Gage Skidmore / Flickr John Bolton...
Gage Skidmore / Flickr

Scott Pruitt may have installed a $43,000 cone of silence at the EPA, but Donald Trump has bested him. He’s brought in John Bolton as his own personal echo chamber—and that’s likely to be much, much more expensive for us all.

Now that Bolton has laid his mustache in the seat warmed up for him by Michael Flynn and H. R. McMaster, how long do we have to wait before something blows up? Probably not very long.

Combative, relentless and proudly impolitic, known for a bushy mustache that is the delight of cartoonists, Mr. Bolton, the enfant terrible of the Bush administration, has a kindred spirit of sorts in Mr. Trump, a fellow practitioner of blowtorch politics. When Mr. Bolton moves into Henry A. Kissinger’s old corner office in the West Wing, it will be a Trumpian marriage of man and moment.

McMaster, who was merely a lieutenant general with 34 years of military experience and a PhD in American history, was too tame for Donald Trump. To find someone with the gung-ho, bombs away attitude Trump needed, he had to ditch the general and find someone whoseI confess I had no desire to die in a Southeast Asian rice paddy” put him in tune with Trump’s own fondness for seeing violence—at a distance. And unfortunately, there will be plenty of opportunities for the pair to sit down to popcorn and a secure feed of military missions in action.

Syria and it most powerful ally, Russia, blamed Israel for striking an airbase in the war-torn country on Monday, following a suspected chemical gas attack that drew condemnation from world powers.

Russia’s Defense Ministry claimed two Israeli F-15 warplanes launched airstrikes on the T-4 base in central Syria from Lebanese territory, the state-run RIA Novosti news agency reported.

With Bashar al-Assad reading Trump’s big, loud announcement that the United States was getting out of Syria as permission to crank up the chemical attacks, and someone following up with a flight of missiles into a Syrian air base, it may be a matter of minutes to hours before Bolton gets to guide Trump’s finger away from the giant Coke button to that other button.

“How will he manage Trump?” asked Eric S. Edelman, an under secretary of defense under Mr. Bush who was often allied with Mr. Bolton. “Trump may love to see John defending him on Fox News. But when John is going to be responsible for policies, he has very strong convictions on things, some of which won’t line up with the president’s.”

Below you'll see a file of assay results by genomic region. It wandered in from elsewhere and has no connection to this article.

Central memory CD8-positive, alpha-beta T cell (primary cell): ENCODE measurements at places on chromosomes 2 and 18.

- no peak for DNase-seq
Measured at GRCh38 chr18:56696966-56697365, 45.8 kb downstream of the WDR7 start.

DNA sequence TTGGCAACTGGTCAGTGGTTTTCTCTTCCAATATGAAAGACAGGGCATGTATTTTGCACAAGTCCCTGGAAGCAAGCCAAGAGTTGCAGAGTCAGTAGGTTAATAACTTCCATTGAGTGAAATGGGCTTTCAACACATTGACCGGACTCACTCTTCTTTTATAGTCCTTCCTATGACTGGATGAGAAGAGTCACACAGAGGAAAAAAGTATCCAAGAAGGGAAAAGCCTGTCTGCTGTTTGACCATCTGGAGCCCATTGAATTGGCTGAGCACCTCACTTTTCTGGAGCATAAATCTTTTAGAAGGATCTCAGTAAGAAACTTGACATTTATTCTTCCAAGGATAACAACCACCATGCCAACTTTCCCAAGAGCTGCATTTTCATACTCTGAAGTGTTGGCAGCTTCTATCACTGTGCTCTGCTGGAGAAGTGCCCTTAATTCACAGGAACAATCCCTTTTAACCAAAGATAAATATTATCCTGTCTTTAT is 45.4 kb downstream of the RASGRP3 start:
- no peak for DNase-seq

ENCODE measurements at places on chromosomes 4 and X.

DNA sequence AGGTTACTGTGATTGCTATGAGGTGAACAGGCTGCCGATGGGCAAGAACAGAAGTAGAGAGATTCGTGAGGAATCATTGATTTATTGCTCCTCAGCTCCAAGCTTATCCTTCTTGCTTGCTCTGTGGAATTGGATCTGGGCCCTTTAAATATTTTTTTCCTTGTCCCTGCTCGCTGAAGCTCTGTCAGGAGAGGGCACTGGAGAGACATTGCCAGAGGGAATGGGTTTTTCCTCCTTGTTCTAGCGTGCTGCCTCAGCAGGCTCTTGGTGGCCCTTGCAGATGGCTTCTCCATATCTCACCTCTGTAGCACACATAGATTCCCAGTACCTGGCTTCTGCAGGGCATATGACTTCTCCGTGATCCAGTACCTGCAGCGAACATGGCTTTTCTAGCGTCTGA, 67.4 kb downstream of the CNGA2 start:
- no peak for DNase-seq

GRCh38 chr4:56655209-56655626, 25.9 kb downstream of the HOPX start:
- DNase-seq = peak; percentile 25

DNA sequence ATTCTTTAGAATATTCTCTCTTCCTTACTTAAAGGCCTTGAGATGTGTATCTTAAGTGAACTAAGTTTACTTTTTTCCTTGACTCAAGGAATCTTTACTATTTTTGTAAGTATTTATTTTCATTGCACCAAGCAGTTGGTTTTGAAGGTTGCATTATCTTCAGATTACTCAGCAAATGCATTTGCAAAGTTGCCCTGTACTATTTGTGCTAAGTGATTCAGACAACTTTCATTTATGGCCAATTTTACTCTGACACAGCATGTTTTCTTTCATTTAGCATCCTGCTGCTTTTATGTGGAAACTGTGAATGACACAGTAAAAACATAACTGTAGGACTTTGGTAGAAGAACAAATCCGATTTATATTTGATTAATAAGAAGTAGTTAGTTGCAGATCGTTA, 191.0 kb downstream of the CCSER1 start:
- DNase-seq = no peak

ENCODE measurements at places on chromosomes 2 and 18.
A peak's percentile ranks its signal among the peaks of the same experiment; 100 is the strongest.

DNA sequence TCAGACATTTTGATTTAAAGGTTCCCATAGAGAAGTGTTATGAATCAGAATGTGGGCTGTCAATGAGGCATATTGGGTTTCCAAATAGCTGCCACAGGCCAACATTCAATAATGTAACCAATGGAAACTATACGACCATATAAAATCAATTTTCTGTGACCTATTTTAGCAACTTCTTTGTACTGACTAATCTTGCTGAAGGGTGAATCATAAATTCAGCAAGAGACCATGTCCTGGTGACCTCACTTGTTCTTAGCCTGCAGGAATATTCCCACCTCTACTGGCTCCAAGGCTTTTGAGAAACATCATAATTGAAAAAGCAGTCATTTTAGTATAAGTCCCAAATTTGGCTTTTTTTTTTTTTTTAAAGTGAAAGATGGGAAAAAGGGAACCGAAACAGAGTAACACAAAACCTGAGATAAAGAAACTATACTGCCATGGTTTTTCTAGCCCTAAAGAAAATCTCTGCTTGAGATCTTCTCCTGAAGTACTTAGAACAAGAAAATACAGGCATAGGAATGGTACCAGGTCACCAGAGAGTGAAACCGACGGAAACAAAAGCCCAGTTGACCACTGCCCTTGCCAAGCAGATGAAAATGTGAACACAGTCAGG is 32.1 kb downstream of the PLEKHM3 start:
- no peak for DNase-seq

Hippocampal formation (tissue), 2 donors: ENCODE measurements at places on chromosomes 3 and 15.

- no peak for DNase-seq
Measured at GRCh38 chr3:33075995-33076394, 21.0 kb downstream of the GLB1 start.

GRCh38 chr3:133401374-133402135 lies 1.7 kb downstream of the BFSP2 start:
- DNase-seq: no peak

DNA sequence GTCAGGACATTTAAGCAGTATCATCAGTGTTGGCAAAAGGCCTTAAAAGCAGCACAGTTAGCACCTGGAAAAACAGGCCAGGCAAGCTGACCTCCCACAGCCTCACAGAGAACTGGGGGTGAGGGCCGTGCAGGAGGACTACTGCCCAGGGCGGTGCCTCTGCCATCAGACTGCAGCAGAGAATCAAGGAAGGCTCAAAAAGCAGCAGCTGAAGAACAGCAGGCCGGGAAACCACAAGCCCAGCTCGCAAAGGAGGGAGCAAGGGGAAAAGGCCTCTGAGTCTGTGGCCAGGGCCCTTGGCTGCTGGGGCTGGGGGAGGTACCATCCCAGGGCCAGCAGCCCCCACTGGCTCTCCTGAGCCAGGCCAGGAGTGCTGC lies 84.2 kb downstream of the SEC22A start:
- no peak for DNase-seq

“John’s personality is also fairly explosive like the president’s,” he added. “I don’t know how that will work out. That will be John’s big challenge.”

Despite the many claims by Trump that he likes conflict in his cabinet, his joy in watching people scrap is limited to when they plant their claws in each other. He has carefully weeded his staff not just of anyone who ever said “No” to him, but of anyone who didn’t say “Yes” quickly enough. Bolton is the world’s most dangerous yes man.

Bolton’s world view—one in which America can bomb its way out of any problem, and where trying to resolve a dispute through diplomacy shows weakness—is a frightening echo of Trump. Rather than talk Trump down from his worst flights of destructive fancy, Bolton is well-positioned and temperamentally suited to join Trump in a peace-shattering reverb.

In the world of carrot-and-stick diplomacy, Mr. Bolton is a stick man. “I don’t do carrots,” he has said. Opponents call him a warmonger who never met a problem that did not have a military solution, and he remains a strong supporter of the invasion of Iraq and has made the case for strikes against North Korea and Iran to stop their nuclear programs.

It’s not just their world views that align Trump and Bolton. The New York Times article on America’s new national security advisor gives a heart-warming portrait of the man with a big responsibility for all our futures.

Some of Mr. Bolton’s harshest critics are those who once worked with him. They use words like “arrogant,” “backstabber” and “disloyal” and others that cannot be printed in a family newspaper. Some view his ascension to the right hand of an already mercurial president with deep alarm.

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